While living and working in New York City, William married his Canadian first cousin, Mary Jane McNeill, and sometime later the couple, along with their young family, relocated to Canada. William spent most of his working life designing for other firms, until 1945, when, with the assistance of his eldest son James, he founded the stained glass firm Meikle Studios of Toronto, at the age of 75.

I was fortunate to have been given a handwritten list of the locations of Meikle Studios windows across Canada by my Uncle James. Listed are 221 locations, primarily churches, where Meikle Studios windows can be found; many of these locations have multiple windows. One location is in the Thousand Islands at Sacred Heart of Mary Church, Wolfe Island.

Researching the history of the family’s stained glass enterprise has proven to be tremendously rewarding. I’m excited about what I may learn next as this research continues. The end result will be a biography of my grandfather, William James Meikle, and in this book there will be a number of photographs of Meikle Studios windows, the majority of which I’ll have had the pleasure of shooting. I’m looking forward to the challenge!

By William Lawrence Meikle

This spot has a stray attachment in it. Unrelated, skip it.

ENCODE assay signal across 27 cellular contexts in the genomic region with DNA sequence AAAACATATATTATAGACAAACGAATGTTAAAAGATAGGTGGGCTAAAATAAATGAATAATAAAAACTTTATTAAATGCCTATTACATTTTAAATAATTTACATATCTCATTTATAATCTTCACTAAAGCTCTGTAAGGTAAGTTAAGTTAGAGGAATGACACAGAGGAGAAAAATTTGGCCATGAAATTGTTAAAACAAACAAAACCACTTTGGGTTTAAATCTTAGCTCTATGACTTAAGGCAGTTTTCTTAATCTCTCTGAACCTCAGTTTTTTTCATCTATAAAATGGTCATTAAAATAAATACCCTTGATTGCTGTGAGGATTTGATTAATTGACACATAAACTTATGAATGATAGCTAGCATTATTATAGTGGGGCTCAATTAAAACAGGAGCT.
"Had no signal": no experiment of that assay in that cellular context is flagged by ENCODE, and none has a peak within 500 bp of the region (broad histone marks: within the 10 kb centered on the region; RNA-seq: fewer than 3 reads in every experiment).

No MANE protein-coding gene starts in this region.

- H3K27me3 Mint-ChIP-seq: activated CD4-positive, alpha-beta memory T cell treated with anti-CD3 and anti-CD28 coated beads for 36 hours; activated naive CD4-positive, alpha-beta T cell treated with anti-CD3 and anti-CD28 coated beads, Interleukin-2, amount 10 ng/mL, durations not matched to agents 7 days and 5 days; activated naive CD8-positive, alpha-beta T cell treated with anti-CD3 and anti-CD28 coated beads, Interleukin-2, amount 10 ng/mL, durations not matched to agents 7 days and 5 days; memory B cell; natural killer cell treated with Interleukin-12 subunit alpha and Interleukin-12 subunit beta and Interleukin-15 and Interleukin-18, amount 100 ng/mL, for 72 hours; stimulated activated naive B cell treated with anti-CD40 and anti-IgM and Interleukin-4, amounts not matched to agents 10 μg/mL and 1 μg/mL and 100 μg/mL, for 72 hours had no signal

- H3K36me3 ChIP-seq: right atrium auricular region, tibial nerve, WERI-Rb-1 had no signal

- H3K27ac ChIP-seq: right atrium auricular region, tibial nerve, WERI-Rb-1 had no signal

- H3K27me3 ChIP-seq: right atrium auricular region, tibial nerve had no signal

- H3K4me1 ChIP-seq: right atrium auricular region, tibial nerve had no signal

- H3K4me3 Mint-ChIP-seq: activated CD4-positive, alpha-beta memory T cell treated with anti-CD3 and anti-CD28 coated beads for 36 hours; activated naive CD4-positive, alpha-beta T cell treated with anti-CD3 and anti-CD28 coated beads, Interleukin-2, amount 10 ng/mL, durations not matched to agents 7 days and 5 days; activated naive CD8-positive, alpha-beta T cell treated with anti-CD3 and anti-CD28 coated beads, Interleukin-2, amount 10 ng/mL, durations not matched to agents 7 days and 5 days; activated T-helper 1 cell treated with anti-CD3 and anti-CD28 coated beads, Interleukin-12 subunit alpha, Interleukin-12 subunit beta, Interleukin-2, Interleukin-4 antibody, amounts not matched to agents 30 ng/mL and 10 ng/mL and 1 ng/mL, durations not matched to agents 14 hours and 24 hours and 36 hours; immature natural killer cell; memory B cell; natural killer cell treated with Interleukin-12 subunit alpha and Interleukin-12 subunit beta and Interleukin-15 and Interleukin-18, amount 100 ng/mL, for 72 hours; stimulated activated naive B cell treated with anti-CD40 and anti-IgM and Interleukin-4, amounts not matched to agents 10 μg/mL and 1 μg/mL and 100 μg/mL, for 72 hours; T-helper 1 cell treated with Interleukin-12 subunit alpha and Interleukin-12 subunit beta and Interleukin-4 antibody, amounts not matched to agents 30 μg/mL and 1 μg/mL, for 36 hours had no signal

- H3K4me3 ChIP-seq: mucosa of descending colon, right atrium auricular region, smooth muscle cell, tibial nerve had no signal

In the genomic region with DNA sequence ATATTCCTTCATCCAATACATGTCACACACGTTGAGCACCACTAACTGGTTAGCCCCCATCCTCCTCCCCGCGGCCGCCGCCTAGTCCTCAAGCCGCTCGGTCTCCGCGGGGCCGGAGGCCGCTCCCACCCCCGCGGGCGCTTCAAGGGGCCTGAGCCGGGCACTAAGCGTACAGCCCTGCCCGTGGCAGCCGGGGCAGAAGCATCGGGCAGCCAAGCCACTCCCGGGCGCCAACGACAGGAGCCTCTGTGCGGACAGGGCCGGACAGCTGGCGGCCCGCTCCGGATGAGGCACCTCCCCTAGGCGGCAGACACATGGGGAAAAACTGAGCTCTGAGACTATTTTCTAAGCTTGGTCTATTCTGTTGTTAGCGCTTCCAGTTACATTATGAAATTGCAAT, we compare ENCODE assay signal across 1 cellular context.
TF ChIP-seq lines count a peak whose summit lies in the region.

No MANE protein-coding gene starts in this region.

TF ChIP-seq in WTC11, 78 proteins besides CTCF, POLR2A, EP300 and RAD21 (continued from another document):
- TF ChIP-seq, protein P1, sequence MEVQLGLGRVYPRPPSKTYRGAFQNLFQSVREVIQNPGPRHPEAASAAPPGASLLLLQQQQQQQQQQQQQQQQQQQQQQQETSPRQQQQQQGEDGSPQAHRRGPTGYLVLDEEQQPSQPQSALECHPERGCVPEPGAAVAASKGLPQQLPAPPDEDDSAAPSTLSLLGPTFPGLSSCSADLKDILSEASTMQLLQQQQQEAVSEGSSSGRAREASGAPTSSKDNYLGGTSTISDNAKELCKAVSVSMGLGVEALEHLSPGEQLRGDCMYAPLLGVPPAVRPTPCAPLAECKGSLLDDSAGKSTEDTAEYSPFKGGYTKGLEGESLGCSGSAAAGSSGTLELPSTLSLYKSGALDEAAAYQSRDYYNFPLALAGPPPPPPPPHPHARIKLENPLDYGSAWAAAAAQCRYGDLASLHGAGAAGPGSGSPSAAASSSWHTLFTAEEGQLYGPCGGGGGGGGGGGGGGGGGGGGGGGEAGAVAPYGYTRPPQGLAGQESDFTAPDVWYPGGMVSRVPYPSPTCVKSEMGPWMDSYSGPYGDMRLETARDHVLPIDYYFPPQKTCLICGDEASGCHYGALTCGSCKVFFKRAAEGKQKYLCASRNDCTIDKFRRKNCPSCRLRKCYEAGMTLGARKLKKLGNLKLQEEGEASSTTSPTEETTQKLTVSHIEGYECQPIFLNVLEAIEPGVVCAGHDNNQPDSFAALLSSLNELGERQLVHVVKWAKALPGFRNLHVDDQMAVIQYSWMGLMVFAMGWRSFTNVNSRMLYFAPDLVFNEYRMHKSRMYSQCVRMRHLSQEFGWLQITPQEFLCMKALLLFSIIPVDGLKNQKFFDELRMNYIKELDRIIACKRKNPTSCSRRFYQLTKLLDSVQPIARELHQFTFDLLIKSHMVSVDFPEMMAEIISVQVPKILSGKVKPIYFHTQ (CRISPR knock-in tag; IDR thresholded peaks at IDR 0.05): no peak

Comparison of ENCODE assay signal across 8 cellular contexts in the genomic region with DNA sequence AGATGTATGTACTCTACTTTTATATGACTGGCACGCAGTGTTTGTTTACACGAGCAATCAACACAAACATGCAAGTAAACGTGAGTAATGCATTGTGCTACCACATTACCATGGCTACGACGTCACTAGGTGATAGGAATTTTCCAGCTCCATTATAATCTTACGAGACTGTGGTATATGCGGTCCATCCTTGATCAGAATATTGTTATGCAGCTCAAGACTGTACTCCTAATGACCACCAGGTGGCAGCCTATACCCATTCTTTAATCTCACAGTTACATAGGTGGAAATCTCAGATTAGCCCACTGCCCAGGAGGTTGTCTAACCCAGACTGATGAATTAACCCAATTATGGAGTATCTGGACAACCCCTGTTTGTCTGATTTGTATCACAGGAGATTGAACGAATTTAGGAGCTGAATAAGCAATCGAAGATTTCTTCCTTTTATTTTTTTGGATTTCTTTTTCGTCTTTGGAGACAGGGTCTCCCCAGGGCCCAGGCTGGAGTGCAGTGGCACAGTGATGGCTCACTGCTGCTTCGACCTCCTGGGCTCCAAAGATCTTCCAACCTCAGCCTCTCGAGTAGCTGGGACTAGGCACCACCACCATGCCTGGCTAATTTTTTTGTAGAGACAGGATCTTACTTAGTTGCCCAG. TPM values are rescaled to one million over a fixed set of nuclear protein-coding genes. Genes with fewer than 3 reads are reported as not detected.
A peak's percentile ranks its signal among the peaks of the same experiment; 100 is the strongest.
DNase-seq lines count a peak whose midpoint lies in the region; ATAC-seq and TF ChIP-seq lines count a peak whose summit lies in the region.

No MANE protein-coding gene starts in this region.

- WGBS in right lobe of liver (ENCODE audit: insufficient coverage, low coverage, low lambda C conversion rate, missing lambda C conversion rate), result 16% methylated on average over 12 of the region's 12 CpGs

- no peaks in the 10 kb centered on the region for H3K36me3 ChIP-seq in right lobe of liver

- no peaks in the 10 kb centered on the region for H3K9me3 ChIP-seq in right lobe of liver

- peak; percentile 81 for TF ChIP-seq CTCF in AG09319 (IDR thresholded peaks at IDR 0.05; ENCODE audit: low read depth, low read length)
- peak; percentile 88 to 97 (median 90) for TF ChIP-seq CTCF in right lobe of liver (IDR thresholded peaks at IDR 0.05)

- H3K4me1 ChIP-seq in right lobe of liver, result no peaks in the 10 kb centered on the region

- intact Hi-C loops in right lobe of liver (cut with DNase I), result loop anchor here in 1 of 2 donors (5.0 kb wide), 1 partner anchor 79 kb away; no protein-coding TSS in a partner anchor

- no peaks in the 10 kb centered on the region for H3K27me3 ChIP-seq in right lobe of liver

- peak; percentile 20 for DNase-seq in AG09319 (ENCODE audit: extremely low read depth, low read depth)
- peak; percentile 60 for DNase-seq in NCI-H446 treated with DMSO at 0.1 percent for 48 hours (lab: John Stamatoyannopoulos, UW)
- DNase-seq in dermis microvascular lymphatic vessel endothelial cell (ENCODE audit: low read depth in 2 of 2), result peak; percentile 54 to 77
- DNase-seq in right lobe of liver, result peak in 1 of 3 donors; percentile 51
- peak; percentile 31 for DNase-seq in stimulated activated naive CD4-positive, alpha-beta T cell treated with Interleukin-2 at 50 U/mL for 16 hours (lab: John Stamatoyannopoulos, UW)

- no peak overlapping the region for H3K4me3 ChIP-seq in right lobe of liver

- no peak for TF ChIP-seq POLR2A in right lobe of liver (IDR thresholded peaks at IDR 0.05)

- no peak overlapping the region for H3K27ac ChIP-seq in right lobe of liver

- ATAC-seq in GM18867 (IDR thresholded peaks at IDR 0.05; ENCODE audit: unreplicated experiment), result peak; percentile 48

William Lawrence Meikle is a writer and photographer who lives outside Brockville, Ontario, in the Frontenac Arch Biosphere region.  Larry, as he is known, is undertaking a Master of Fine Arts program in Creative Non-Fiction.  As part of his coursework, he is writing a manuscript telling his grandfather's life's story. TI Life looks forward to learning more about the many windows that grace so many Canadian and American houses of worship.

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Janet Sullins
Comment by: Janet Sullins ( )
Left at: 9:45 AM Saturday, March 15, 2014
Great story; I love checking out others' stained glass windows. Mine (except for working for other studios) will never be in churches, but investigating also gives impetus to observe the architecture surrounding the glass! I suppose my next spring trip to Kingston will be via Wolfe Island!